12. 12. Road System: Transportation andRoad System: Transportation and CommunicationCommunication • Andean America: A well-developed highway system • Covered the 2600 mile length of empire • Access controlled by emperor and imperial administrators • Tampus (storehouses, garrisons, and lodging) constructed a day’s travel apart (see map) • Beasts of burden (llamas) carried up to 100 pounds of cargo • Most carriers were human • Communication maintained by runners
    13. 13. Administrative Economy: Prototype ofAdministrative Economy: Prototype of Socialism?Socialism? • Emperors had a dual system of inheritance • First born became emperor • Others royalty inherited property • Emperor thus depended on mitá, or labor tax • Every adult provided labor after meeting subsistence needs of clan (allyu) • Clans provided labor for public works, state- owned lands, army manpower, and road/bridge construction • Rewards: chicha, entertainment, textiles
    14. 14. Making a LivingMaking a Living • The Inca had no large draft animals except for the llama (a camelid) • They tilled the soil using the foot plow (upper left) • Staple crop was the potato; they also grew maize, quinoa (a grain), and others • They raised duck, guinea pigs, and camelids (llama, alpaca, vicuña for meat) • The camelids were also sources of wool (lower left).
    15. 15. Inca Warehouses and AccountingInca Warehouses and Accounting • All products—potatoes to corn brew to meat—were warehoused • Accounts were kept with quipus • These were knotted cords that were used for: • Population censuses • Animals (llamas) • Warehouse contents of each category
    16. 16. Quipus: A Substitute for WritingQuipus: A Substitute for Writing • There is no evidence of writing so far. • They did have a numerical system: • Quipu System: knotted twine suspended from main cord • The further away the knot is from the cord, the lower the number is • It is thought to be a decimal system • Some experts think it might be a binary-based system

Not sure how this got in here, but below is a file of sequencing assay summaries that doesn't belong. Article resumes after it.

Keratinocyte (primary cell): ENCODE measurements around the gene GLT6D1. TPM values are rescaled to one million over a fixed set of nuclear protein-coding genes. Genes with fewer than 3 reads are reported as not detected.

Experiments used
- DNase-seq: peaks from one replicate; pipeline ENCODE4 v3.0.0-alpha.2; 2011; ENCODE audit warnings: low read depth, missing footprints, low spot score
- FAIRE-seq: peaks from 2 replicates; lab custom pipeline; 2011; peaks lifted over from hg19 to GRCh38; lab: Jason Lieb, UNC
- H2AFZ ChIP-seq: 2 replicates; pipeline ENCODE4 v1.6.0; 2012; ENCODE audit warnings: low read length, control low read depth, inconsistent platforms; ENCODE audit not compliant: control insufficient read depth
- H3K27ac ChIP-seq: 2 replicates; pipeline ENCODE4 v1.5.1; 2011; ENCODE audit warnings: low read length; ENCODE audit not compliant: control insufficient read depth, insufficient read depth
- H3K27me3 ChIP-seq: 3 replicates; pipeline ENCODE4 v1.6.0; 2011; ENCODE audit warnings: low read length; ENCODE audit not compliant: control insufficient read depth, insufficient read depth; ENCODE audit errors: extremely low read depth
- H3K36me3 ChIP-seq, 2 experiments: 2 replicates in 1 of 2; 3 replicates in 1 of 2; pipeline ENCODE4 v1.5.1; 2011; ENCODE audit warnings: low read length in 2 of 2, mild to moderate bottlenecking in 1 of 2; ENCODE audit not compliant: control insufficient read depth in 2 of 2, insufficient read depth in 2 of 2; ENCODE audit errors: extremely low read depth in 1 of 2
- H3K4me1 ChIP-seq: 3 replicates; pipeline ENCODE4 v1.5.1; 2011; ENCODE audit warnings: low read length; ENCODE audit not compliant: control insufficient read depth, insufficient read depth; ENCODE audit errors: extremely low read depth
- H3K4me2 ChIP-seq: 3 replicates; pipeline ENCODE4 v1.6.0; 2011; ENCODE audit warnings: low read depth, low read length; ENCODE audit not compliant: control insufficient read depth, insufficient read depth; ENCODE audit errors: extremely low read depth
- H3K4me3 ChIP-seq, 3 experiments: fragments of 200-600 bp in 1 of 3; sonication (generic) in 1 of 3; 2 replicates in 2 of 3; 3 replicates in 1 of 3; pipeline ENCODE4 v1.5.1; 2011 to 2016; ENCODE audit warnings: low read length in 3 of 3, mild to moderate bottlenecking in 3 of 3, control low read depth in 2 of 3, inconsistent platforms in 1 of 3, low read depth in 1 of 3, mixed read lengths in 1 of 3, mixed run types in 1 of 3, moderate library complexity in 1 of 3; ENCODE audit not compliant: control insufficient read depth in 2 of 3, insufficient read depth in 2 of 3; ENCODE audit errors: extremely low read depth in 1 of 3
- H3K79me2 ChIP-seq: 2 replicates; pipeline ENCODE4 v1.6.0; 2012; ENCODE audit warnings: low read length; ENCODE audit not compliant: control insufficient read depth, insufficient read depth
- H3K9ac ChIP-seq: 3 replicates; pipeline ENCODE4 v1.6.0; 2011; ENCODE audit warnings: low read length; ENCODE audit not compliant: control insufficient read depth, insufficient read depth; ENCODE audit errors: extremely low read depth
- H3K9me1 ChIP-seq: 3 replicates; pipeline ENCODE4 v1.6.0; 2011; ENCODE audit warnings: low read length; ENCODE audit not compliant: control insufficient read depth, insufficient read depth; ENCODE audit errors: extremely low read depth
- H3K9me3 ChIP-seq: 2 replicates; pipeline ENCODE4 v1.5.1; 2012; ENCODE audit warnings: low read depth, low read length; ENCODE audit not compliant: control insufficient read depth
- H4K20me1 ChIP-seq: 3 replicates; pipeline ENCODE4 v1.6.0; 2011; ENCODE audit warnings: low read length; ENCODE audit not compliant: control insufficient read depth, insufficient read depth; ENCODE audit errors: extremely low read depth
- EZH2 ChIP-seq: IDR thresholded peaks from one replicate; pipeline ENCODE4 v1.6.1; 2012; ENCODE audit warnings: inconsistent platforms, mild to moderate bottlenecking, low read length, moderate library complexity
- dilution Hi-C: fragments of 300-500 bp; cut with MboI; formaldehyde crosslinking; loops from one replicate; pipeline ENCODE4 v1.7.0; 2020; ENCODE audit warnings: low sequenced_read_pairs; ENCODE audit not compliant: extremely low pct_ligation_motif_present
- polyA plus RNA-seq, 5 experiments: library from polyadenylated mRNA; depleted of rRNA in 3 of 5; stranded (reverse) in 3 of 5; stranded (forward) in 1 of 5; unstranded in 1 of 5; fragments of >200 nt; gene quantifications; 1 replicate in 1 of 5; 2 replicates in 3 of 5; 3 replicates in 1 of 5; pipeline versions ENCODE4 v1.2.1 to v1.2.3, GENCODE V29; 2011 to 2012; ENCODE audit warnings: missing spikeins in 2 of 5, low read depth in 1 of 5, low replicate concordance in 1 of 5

17. 17. Quipu SystemQuipu System • Lowest: ones, at string farthest from cord • That is 3 on the diagram • Next: tens (40 in diagram) • Next: hundreds (600) • Next: thousands toward main cord (3000) • Explain how you get the figure 3643 to the right
    18. 18. Quipus: Census by Color CodeQuipus: Census by Color Code • Color coding system counting: • Population, one color • Tributes of labor, another color • Other forms of tribute • Land distribution • Military expenses • There was a color for each category
    19. 19. Sociopolitical Structure of the IncaSociopolitical Structure of the Inca • The Inca had cobbled together smaller empires: Chanca, Nazca, Moche, and others • Emperor was said to be descended from the Sun God • Sun was the giver of all life • Purity of the imperial lineage called for royal incest—a emperor married his sister • Mobility was extremely limited if existent at all
    20. 20. Administrative ApparatusAdministrative Apparatus • Inca: An structured administrative state • Divided into four quarters (hence the name Tawanitimsuyu—Land of Four Quarters • Further subdivided into waranqa of 1000 taxpayers (labor tax) • Used a system of colonization called mitmaq to • Exploit new resources, and to prevent revolts • The empire was made up of diverse ethnic groups • Administrative towns, such as Huanaco Pampa (left) also added centralized control
    21. 21. Public ArchitecturePublic Architecture • Stone architecture was widespread • Inca and Predecessors used uneven blocks of stone without mortar (left) • They were cut without metal tools and lifted into place without pulleys • The blocks together so precisely that a coin could not be inserted between them • Surface of Temple of the sun was covered with a gold frieze, or decorative plate.
    22. 22. Conquest of the IncaConquest of the Inca • Conquest preceded by spread of European disease (upper left) • Pizarro, like Cortes in Mexico, used Indian allies to overthrow the Inca (lower left) • Inca were already divided by war between Atahualpa and Huascar, the two sons of the deceased emperor, himself dead from smallpox